From: Norman Geist (norman.geist_at_uni-greifswald.de)
Date: Wed Aug 31 2016 - 01:29:49 CDT
while NAMD can’t explicitly write PDB trajectories (series of coordinates), the resulting DCD files can easily be converted using e.g. VMD and a small TCL script (or even the GUI for only 10 structures). Also NAMD is able to write PDB format coordinates files at the end of a simulation (usually used as restart for continuing runs (needs “binaryoutput no”).
Btw, if you want to perform MD on a protein, you might be interested in the new QwikMD plugin available in vmd-1.9.3b1, since it helps you setting up simulations via GUI and run it directly out of VMD. (You’d just need to install a SMP version of namd, easily downloadable and precompiled). Additionally such a superimposition you mentioned can be done also in VMD very easy, using the “RMSD Trajectory Tool”
Von: owner-namd-l_at_ks.uiuc.edu [mailto:owner-namd-l_at_ks.uiuc.edu] Im Auftrag von Oscar Bastidas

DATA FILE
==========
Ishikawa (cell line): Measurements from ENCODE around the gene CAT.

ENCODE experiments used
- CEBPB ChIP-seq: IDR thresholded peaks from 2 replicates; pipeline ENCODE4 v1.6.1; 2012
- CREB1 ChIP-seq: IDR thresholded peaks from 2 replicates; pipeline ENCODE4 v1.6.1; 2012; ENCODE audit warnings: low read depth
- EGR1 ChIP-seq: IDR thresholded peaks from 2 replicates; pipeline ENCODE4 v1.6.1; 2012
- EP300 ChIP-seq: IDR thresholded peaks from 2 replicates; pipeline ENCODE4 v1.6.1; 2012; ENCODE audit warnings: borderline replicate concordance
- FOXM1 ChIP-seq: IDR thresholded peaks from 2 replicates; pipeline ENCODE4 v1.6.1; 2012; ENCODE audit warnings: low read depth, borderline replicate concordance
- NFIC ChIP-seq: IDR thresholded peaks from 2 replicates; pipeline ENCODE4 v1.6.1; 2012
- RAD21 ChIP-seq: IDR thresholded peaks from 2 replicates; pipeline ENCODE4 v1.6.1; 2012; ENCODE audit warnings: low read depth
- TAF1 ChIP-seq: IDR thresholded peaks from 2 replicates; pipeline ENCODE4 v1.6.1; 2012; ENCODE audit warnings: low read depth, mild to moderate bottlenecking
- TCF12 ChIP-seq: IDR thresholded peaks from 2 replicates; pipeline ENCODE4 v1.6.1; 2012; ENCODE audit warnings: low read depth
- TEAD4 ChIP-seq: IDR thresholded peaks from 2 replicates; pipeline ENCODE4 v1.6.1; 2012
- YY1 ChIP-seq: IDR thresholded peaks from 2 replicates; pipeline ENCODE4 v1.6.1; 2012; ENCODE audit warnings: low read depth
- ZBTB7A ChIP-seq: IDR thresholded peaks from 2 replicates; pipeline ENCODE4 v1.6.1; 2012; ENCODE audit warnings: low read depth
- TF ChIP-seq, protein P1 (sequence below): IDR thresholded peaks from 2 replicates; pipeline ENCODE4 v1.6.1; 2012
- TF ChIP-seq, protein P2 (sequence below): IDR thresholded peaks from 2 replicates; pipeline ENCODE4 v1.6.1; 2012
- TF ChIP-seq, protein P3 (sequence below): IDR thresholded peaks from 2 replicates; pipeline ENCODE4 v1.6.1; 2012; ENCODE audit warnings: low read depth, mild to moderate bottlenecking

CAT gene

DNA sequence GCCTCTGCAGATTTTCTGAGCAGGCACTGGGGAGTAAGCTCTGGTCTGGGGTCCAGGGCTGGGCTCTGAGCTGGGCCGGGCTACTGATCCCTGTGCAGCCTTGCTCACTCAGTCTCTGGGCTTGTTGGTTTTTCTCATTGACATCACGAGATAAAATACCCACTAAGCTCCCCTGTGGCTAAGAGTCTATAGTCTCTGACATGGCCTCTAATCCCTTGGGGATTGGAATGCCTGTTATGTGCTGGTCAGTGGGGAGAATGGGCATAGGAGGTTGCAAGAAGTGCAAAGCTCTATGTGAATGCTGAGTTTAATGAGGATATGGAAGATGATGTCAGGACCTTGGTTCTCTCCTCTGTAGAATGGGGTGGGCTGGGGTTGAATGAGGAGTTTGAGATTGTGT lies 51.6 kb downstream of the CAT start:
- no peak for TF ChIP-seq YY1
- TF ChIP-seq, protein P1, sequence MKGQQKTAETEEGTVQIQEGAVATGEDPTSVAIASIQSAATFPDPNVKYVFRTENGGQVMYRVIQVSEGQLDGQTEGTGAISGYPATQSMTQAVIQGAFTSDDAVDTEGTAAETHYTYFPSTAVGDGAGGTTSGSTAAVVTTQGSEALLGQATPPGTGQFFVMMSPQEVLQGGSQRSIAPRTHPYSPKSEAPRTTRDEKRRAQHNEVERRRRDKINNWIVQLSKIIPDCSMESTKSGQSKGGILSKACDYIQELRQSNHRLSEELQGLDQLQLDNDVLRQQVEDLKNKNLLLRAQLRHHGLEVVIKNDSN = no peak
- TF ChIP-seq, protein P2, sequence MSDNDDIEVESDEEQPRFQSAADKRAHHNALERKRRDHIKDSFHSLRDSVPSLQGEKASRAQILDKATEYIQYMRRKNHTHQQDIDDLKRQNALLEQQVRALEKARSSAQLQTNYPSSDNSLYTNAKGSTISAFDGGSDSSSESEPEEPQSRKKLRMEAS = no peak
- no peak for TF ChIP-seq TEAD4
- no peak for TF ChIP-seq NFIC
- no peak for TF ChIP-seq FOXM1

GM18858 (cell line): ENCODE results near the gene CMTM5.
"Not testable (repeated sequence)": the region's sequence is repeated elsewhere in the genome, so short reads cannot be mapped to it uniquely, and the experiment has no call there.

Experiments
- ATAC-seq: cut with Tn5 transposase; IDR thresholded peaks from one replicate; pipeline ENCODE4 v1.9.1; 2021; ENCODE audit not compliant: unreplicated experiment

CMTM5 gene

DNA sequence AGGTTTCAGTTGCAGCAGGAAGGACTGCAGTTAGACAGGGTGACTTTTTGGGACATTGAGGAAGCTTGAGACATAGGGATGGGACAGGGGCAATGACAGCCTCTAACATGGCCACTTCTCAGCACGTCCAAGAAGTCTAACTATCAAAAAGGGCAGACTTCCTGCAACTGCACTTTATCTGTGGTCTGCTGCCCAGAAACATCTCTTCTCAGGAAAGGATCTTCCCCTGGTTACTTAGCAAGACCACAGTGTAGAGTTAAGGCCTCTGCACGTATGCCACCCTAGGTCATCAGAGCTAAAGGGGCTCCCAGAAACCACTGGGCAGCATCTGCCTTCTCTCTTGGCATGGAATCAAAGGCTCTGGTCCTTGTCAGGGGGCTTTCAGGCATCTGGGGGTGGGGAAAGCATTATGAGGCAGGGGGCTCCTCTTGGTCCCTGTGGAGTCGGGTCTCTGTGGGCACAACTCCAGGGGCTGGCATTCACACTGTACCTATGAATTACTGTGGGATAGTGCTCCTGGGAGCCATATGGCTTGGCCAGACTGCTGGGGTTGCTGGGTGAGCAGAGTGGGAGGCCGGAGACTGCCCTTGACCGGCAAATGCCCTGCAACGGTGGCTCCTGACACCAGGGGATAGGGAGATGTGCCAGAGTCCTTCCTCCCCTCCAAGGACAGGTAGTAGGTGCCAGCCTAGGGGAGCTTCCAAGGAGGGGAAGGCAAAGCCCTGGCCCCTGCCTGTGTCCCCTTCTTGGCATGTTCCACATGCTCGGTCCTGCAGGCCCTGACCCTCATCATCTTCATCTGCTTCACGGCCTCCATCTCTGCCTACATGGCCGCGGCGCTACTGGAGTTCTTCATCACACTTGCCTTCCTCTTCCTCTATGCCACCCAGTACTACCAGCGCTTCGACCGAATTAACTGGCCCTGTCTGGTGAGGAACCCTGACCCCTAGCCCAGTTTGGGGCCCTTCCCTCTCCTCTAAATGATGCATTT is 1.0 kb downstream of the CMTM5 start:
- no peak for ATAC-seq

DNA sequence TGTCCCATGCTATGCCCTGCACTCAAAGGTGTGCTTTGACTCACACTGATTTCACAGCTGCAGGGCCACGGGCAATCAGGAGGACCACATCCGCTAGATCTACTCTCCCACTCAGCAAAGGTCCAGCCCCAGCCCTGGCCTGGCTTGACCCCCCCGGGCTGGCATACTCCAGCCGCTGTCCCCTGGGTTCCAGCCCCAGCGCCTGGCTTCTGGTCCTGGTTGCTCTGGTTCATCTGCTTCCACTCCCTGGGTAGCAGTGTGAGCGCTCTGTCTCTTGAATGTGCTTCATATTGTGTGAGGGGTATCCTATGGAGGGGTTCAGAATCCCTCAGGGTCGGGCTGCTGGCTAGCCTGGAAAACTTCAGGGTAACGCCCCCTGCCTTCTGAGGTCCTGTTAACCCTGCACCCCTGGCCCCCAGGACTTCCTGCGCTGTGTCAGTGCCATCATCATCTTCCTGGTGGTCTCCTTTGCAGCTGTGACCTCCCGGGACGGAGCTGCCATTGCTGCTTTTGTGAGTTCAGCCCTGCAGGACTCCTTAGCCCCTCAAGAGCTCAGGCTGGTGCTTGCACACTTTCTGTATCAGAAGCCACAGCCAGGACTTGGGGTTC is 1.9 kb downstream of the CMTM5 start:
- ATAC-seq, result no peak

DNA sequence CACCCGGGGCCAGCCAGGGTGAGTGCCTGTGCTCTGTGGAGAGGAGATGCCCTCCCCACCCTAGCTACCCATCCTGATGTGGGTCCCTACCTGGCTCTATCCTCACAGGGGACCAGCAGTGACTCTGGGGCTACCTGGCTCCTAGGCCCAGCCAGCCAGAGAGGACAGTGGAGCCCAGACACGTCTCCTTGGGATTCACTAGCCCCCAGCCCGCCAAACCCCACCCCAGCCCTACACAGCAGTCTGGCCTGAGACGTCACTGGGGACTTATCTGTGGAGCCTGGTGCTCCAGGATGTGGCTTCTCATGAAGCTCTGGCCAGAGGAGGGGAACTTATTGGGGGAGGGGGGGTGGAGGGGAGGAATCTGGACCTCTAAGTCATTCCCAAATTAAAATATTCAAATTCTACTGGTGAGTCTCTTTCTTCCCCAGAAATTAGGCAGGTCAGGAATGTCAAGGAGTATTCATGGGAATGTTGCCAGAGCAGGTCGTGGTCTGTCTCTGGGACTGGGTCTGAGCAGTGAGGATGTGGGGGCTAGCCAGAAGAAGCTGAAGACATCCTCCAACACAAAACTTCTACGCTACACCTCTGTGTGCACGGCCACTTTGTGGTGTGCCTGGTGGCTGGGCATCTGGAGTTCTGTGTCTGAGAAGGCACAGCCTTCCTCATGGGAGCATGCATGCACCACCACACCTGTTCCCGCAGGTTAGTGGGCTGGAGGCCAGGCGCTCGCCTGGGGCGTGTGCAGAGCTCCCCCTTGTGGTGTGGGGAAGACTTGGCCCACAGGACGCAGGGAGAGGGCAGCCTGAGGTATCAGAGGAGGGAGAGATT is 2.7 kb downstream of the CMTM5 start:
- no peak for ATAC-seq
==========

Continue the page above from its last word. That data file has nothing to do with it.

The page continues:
Gesendet: Mittwoch, 31. August 2016 07:52
Betreff: namd-l: NAMD Question: Generating ensemble of structures
I am a novice at using NAMD and I have a question on whether the NAMD software can be implemented to provide as output PDB structures at regular intervals (specified by me in accordance with my total running simulation time) such that I end up with an ensemble of structures similar to the ensembles provided by protein NMR structure elucidation studies. I am interested in knowing, if this is possible with NAMD, how it would be implemented. Would you please tell me if to your knowledge this is a possibility with NAMD and how I would go about to do it?
If this is not a possibility, then I am open to the following alternative, again, if it is possible: Can I have NAMD produce a final PDB structure at the end of a simulation for a certain amount of time and, then, once that simulation is finished, feed this output PDB structure that shows the final trajectory stopping point as the input PDB into another separate simulation run? As you might imagine, I'd intend on repeating this multiple times (I'm specifically interested in obtaining an ensemble of 10 structures) to obtain superimposable structures that would ultimately resemble the aforementioned NMR ensemble, but show the actual range of true motion of the protein (like strobe photography of a golfer). Thank you for any help you can provide.
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